4. Contract negotiations with a Korean consortium were conducted by the Ministry and a payment of $437 million was agreed (later reduced to $110 million) in addition to the Feed in Tariff, making it one of the most attractive incentive green energy deals on the planet. The justification of this was that there were substantial ‘made in Ontario’ requirements for parts and labour built into the agreement to stimulate job creation, despite the fact that no economic analysis and no business case was ever developed. Nor were relevant authorities – notably the OPA and the Ontario Energy Board – consulted or canvassed. The AG makes explicit that normal due diligence processes were not followed (page 108) and no formal cabinet approval was obtained for this contract. Issue: what on earth was the public service doing? How could such a major activity be undertaken by the public service without due diligence and necessary approvals?
5. The reality is that the transmission grid is already close to capacity. The AG suggests that some 10,400 MW of power available through renewables is ‘stranded’ and cannot be accommodated on the transmission grid as it exists (see page 91 of the report). This affects 3,000 feed-in-tariff holders who are being paid for producing power which no one can use. Issue: At what point did the public service document the smart grid challenges of green and renewable energy in a way that may have affected decision making? The AG report does not indicate what advice Ministers were given with respect to this issue.
We have a problem
One could go on – this AG’s report being one of the best reads of a formal document for some time. But the point is made: we have a problem, well in fact several.
The first is the policy arrogance of the political elite. They can talk up green energy powerfully and make it sound like it is a solution. Yet we know, and the AG points out, that rising energy costs due to green energy actually increases unemployment. For every green job created, it is likely that two others are lost in other sectors leading green energy to be a source of net job loss. We do not know, because the advice to Ministers is not subject to freedom of information requests, what the advice was but the suspicion is that the focus was upon enacting Ministerial decisions rather than caution, systematic analysis of consequences and ensuring due diligence. The Ministerial response hints at this throughout the AG document.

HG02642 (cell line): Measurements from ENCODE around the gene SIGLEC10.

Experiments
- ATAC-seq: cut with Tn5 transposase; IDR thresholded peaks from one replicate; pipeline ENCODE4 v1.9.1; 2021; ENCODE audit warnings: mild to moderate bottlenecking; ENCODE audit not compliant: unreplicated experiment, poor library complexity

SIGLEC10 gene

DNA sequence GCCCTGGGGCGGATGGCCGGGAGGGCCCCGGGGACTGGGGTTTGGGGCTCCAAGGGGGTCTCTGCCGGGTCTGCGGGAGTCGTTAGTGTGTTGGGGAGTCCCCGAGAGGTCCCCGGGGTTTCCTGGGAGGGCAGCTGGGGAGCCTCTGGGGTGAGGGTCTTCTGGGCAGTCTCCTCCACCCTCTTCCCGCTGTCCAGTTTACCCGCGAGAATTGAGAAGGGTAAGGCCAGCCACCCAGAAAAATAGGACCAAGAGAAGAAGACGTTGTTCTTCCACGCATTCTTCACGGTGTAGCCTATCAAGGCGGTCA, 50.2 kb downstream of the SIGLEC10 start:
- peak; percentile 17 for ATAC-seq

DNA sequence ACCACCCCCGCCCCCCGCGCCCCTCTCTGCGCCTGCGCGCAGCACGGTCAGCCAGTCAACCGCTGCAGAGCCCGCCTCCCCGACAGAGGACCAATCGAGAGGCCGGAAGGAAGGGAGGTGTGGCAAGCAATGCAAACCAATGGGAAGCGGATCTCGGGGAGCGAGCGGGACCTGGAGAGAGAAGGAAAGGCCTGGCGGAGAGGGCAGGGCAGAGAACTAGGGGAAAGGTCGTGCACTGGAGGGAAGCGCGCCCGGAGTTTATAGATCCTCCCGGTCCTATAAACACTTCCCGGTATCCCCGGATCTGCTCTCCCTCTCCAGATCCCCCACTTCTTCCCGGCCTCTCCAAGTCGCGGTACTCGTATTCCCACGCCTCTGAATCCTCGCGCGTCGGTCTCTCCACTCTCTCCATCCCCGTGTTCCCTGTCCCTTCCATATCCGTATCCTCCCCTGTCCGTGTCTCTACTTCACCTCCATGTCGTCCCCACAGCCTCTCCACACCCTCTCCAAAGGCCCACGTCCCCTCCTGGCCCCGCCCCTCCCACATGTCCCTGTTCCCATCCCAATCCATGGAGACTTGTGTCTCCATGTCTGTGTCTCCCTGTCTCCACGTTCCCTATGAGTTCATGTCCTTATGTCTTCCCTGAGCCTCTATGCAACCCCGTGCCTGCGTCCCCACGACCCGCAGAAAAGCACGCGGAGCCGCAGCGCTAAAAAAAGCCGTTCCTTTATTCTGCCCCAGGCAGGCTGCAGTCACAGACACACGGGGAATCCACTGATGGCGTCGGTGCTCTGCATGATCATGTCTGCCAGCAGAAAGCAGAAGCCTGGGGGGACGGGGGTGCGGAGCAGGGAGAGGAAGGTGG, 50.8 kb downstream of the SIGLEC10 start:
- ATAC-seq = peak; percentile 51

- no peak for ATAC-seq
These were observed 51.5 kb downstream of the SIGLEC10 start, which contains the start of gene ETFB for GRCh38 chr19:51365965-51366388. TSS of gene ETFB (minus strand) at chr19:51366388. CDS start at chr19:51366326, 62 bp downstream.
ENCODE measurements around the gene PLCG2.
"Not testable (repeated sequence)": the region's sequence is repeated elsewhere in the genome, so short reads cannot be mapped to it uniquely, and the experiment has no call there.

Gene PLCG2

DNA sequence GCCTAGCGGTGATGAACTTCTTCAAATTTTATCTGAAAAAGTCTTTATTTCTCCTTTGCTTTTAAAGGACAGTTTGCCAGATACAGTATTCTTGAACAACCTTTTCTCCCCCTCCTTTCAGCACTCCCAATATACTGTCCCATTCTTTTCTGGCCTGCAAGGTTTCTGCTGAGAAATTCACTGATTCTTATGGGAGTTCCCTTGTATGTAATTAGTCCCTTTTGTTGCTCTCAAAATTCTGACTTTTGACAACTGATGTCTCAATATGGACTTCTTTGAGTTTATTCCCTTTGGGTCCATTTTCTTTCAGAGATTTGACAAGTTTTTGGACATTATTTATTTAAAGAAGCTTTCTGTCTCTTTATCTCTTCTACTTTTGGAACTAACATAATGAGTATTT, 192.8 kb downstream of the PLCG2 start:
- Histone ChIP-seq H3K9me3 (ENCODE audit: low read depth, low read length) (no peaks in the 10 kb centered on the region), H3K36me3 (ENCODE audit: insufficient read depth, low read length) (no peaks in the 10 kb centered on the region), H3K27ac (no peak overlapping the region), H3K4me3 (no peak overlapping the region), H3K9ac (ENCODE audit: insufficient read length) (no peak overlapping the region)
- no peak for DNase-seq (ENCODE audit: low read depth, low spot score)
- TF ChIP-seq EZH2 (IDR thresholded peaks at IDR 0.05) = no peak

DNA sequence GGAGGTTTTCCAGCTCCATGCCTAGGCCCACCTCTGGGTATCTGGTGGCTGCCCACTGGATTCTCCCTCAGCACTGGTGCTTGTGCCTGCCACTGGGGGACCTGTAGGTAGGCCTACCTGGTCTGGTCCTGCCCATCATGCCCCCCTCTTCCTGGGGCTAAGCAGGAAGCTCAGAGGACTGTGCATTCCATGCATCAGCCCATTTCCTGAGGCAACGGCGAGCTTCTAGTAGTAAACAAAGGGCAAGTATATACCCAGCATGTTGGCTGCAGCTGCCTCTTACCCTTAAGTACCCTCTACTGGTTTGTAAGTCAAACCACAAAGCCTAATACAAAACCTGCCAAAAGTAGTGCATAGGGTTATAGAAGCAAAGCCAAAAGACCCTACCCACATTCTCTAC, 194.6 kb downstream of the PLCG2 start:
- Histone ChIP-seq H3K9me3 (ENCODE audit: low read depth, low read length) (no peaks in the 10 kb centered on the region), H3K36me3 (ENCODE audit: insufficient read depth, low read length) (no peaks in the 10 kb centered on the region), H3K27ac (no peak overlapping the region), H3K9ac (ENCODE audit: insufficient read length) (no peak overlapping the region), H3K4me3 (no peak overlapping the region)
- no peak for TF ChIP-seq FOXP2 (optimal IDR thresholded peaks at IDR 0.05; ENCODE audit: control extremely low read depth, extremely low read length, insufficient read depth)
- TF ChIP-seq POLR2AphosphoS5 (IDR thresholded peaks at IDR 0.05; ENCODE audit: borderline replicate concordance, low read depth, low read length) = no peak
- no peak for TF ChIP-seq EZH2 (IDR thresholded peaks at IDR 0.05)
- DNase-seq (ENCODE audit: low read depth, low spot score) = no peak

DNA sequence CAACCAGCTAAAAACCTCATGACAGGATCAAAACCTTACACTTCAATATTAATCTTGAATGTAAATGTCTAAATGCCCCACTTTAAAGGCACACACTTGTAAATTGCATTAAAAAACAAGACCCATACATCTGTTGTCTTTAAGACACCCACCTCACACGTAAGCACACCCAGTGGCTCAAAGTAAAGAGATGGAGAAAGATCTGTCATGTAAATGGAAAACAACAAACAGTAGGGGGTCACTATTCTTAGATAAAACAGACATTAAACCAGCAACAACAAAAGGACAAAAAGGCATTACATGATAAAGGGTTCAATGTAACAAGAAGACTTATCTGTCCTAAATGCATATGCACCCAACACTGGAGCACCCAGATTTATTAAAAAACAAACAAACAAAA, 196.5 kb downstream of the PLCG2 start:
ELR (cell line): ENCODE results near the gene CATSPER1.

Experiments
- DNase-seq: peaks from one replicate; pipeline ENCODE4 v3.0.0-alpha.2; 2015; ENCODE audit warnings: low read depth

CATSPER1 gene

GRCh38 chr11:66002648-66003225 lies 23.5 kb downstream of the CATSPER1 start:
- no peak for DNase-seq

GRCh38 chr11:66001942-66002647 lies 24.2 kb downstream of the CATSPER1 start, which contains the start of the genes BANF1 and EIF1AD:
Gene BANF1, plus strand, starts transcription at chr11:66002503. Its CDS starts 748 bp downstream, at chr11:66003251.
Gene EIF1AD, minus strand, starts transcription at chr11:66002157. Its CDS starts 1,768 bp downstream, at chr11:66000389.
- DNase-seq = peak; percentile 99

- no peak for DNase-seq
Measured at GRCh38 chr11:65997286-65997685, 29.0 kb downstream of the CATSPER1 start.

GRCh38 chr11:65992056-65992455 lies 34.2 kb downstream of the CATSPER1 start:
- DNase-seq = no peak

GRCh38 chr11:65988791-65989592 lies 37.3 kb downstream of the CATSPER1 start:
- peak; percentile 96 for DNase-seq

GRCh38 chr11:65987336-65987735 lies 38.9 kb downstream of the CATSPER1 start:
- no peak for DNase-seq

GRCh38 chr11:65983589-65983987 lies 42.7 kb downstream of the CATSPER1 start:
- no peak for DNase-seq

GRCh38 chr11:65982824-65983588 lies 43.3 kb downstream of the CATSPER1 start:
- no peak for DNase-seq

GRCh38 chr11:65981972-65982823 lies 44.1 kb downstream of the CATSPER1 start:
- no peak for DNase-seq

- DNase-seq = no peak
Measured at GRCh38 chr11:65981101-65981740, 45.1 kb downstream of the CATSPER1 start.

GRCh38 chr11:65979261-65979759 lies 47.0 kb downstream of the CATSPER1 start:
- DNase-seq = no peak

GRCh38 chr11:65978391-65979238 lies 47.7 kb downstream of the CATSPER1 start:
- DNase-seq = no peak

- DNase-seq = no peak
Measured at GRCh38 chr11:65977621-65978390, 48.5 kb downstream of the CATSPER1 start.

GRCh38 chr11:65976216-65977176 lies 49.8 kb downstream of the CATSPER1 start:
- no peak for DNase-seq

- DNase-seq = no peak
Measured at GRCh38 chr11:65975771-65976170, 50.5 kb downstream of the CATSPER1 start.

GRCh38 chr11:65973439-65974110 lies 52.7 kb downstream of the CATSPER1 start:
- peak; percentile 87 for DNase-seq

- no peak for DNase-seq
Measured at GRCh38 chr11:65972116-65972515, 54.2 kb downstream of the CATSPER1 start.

The second is the lap-doggedness of the public service. Having worked on this file early on in its development, the alignment of public servants with the Ministerial policy was clear: green was right, coal was wrong; CO2 was bad, wind power was good and so on. That is, there were few, if any, voices which were skeptical of the claims of the green energy lobby or of the climate change lobby. Yet it is a part of the work of the public service to be skeptical, especially when a policy decision could lead to unemployment and increased energy poverty, as it is doing in Ontario and has done in other jurisdictions (Britain, for example). An impartial service needs to demonstrate this for every policy, not just for those for which it has n ideological disinclination.
In another context, the UN’s International Panel on Climate Change (IPCC) is subject to some ridicule as a credible body precisely because it has been hijacked by a clique and a lobby. A recent study by Canadian journalist Donna Laframboise makes clear just how much influence certain environmental groups have over the work and reporting of the IPCC. She found that substantial claims made by the IPCC in the name of science were, in fact, argued from non-peer reviewed sources by environmental lobbyists. Large numbers of contributors to their major reports were directly linked to organizations such as Greenpeace and the World Wide Fund for Nature (WWF); five out of 10 contributors to one chapter have a formal, documented link to WWF, 28 out of 44 chapters of the report included at least one individual affiliated with WWF. The all-important Working Group 1 chapters of the 2007 report, the scientific foundation of the report, contained 431 references to non-peer reviewed material. In the complete report, 5,587 references were not peer-reviewed (30 per cent of all references); of these, only six were flagged as such. Sources used to support IPCC assertions were newspaper and magazine articles, unpublished Masters and Doctoral theses, Greenpeace and WWF documents as well as press releases.